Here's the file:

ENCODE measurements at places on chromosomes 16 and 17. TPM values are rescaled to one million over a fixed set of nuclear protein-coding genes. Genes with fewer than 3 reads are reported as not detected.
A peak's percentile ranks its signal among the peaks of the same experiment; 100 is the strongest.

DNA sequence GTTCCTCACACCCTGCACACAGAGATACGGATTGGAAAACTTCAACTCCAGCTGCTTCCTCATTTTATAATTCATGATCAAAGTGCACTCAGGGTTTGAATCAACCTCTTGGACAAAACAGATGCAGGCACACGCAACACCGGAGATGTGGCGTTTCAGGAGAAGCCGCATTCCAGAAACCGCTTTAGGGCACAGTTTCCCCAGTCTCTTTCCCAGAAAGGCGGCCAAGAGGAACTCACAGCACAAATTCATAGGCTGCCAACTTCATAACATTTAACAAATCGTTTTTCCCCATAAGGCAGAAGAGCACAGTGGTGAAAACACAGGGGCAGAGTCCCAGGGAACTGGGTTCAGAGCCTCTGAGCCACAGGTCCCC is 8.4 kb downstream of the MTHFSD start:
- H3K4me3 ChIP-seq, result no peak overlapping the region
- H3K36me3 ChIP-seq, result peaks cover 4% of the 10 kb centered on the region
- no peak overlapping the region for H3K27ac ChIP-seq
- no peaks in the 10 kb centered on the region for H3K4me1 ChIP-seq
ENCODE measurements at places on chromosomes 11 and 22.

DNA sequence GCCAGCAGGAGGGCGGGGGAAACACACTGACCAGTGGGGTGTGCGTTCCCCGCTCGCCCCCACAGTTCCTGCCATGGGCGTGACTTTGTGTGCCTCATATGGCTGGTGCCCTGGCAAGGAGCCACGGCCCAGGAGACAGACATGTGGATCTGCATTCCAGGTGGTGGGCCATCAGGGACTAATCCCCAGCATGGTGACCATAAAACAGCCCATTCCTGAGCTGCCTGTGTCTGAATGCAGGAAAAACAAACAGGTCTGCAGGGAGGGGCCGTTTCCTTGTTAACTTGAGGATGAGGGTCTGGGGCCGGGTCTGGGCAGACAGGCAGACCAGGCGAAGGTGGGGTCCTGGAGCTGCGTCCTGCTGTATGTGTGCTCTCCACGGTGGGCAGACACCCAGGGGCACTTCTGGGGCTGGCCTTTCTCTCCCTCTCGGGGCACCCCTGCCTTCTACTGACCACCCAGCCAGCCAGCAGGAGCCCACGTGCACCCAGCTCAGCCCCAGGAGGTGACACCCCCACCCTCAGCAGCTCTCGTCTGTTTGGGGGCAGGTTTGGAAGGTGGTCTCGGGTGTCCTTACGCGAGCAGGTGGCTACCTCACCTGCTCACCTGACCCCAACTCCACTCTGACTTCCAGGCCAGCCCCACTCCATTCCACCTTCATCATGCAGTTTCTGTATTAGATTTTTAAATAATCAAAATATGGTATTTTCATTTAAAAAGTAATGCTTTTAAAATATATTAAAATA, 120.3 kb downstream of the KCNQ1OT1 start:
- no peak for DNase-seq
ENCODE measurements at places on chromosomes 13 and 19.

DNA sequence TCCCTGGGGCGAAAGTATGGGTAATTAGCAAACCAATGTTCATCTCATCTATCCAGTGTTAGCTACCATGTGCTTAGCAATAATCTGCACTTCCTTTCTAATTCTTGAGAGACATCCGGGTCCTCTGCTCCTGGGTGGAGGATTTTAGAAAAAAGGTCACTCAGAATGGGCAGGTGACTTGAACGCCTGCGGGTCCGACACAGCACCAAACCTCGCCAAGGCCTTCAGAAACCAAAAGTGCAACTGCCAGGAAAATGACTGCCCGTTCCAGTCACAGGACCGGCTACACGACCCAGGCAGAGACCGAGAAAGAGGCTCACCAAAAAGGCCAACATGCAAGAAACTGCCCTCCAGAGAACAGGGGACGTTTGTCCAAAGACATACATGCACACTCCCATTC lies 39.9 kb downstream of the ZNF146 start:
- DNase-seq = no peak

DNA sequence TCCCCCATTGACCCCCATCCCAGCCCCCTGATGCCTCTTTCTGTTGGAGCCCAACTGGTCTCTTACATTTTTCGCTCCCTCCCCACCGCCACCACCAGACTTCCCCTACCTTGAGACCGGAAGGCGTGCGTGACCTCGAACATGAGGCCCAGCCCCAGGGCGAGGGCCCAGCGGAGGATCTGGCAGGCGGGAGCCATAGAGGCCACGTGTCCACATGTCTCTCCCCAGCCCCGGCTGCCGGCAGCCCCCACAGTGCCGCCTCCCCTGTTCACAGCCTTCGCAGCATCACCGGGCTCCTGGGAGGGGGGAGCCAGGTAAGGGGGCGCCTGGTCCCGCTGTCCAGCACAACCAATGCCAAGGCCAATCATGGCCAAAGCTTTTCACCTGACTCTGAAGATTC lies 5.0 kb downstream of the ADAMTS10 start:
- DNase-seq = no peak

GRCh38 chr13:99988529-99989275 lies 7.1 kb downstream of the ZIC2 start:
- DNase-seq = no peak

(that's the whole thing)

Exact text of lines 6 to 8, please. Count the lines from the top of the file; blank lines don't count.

- no peak overlapping the region for H3K27ac ChIP-seq
- no peaks in the 10 kb centered on the region for H3K4me1 ChIP-seq
ENCODE measurements at places on chromosomes 11 and 22.